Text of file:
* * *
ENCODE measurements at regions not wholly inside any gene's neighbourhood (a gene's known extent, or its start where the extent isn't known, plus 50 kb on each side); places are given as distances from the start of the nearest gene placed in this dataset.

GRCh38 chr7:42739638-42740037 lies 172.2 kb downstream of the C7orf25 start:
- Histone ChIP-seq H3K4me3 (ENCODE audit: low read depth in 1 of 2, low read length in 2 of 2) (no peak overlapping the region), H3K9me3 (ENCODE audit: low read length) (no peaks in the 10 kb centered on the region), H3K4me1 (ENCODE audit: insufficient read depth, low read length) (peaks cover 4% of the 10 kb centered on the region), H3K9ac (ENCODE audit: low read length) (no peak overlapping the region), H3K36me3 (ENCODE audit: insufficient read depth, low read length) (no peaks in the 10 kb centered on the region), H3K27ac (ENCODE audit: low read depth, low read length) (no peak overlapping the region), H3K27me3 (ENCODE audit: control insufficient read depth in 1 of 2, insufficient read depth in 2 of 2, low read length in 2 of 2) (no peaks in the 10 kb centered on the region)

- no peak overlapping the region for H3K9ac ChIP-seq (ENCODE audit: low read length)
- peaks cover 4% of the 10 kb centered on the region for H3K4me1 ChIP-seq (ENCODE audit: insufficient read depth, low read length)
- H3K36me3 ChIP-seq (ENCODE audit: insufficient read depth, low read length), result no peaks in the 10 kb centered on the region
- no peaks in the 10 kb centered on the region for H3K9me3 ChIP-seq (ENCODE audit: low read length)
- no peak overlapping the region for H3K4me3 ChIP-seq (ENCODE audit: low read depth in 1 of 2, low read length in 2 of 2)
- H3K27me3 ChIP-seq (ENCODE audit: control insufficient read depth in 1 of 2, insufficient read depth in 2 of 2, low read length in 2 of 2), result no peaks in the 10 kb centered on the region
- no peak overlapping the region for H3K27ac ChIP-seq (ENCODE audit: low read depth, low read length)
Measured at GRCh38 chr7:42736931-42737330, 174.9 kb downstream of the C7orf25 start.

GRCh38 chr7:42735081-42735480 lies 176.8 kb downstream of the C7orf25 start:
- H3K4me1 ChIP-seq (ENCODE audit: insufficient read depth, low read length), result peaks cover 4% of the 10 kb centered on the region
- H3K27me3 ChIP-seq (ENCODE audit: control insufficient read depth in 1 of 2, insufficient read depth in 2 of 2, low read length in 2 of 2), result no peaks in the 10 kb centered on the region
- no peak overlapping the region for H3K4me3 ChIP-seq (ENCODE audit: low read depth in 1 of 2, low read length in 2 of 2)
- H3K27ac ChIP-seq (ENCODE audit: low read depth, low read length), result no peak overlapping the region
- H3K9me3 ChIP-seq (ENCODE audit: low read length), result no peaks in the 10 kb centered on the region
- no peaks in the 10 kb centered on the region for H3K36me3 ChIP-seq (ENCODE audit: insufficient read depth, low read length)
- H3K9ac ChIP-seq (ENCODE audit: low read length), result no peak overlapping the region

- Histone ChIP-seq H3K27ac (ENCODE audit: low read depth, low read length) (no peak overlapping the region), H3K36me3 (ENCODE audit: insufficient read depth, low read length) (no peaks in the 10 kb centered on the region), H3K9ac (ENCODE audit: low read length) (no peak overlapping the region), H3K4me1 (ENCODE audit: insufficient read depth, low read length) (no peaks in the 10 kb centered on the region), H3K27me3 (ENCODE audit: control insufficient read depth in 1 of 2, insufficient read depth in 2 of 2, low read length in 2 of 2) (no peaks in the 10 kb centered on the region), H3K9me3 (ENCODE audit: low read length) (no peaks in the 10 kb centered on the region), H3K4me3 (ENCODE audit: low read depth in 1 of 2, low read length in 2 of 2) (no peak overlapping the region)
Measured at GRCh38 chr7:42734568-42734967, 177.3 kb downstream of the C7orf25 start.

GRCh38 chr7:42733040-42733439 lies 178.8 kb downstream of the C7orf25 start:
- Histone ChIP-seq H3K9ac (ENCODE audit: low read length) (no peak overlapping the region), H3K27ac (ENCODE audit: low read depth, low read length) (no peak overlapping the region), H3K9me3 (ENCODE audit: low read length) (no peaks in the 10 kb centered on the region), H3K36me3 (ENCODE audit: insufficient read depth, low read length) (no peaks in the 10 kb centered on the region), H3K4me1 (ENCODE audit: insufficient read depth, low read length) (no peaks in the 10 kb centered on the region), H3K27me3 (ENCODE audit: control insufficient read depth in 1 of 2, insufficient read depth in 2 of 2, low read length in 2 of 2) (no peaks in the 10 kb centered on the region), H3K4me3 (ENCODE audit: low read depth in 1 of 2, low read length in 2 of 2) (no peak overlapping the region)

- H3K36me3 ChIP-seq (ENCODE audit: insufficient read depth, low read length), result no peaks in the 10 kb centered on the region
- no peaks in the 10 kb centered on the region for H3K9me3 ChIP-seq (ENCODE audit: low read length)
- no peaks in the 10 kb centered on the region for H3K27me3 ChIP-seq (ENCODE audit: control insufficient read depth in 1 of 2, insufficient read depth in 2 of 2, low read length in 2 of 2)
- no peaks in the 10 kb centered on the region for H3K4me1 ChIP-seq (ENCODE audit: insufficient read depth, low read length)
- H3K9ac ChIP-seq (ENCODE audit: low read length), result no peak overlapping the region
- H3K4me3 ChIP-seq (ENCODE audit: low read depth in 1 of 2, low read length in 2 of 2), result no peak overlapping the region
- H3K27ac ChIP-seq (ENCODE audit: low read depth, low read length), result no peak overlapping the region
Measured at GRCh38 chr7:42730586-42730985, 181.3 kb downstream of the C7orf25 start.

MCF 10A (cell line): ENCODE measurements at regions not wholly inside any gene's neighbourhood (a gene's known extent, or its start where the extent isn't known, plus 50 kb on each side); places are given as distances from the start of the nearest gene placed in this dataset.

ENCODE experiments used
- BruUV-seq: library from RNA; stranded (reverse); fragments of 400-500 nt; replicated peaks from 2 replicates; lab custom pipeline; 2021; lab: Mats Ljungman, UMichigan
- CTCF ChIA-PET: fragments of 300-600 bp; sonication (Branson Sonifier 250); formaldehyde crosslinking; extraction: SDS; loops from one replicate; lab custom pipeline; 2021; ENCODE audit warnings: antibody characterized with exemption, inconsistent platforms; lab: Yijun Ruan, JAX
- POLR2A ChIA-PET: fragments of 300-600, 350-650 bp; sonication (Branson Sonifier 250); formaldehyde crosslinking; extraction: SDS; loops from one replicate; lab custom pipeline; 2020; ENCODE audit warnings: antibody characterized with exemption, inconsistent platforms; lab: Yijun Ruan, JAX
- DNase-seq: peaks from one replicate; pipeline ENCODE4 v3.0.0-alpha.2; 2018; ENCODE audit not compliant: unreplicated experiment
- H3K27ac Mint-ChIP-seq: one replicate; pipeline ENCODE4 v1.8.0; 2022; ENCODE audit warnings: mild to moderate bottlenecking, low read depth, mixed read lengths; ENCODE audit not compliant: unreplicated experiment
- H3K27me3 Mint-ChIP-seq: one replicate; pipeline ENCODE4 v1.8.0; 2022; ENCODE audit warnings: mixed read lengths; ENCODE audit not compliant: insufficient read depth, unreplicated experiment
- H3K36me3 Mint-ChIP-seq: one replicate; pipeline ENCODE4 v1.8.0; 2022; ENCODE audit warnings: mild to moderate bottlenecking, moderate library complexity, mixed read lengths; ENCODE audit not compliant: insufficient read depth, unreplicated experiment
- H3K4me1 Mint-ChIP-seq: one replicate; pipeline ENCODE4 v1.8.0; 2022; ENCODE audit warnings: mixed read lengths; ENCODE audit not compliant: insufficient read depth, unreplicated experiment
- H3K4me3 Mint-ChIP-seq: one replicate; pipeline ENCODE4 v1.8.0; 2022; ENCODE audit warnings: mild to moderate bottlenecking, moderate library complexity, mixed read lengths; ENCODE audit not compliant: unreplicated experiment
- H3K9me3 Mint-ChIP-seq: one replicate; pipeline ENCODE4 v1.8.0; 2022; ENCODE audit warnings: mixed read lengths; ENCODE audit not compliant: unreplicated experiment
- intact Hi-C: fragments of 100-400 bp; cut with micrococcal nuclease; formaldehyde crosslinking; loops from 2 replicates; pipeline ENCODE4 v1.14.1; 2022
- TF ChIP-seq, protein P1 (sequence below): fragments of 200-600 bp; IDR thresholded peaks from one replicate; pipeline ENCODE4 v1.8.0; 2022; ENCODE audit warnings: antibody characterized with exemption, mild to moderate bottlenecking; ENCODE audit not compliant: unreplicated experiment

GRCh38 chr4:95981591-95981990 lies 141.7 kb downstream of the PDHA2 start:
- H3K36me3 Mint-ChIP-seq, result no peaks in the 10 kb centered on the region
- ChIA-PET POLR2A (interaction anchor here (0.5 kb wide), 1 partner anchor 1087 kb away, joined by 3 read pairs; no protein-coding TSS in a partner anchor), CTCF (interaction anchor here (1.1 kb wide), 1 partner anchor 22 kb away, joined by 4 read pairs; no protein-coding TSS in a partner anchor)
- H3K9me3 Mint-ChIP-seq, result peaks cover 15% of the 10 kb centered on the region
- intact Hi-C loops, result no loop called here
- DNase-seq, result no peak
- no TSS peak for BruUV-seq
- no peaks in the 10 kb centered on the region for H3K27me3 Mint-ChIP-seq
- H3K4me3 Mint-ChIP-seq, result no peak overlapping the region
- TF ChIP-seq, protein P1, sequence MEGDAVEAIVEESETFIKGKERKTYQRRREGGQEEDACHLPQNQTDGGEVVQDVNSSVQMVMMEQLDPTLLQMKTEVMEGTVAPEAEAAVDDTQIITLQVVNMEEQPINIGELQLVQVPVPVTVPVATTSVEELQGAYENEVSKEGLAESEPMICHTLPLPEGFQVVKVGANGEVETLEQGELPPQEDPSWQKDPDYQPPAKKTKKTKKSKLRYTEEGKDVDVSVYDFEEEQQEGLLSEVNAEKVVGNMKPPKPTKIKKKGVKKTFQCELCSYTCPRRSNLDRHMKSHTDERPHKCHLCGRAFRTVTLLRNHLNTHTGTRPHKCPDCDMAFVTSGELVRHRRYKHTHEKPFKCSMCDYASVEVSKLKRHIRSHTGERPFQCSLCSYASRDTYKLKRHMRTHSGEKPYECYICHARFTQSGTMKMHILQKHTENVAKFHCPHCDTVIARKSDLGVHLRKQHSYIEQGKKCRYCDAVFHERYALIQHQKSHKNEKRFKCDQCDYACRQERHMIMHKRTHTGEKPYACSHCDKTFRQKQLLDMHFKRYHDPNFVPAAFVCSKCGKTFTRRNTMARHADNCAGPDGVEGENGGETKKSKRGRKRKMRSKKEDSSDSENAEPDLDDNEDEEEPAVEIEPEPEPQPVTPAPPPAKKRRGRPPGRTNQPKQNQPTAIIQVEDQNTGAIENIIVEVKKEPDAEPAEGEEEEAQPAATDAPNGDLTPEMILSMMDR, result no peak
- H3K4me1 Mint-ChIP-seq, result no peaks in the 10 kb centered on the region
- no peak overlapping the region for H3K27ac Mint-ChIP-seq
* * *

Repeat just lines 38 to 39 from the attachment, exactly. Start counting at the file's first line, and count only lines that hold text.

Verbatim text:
- H3K27ac Mint-ChIP-seq: one replicate; pipeline ENCODE4 v1.8.0; 2022; ENCODE audit warnings: mild to moderate bottlenecking, low read depth, mixed read lengths; ENCODE audit not compliant: unreplicated experiment
- H3K27me3 Mint-ChIP-seq: one replicate; pipeline ENCODE4 v1.8.0; 2022; ENCODE audit warnings: mixed read lengths; ENCODE audit not compliant: insufficient read depth, unreplicated experiment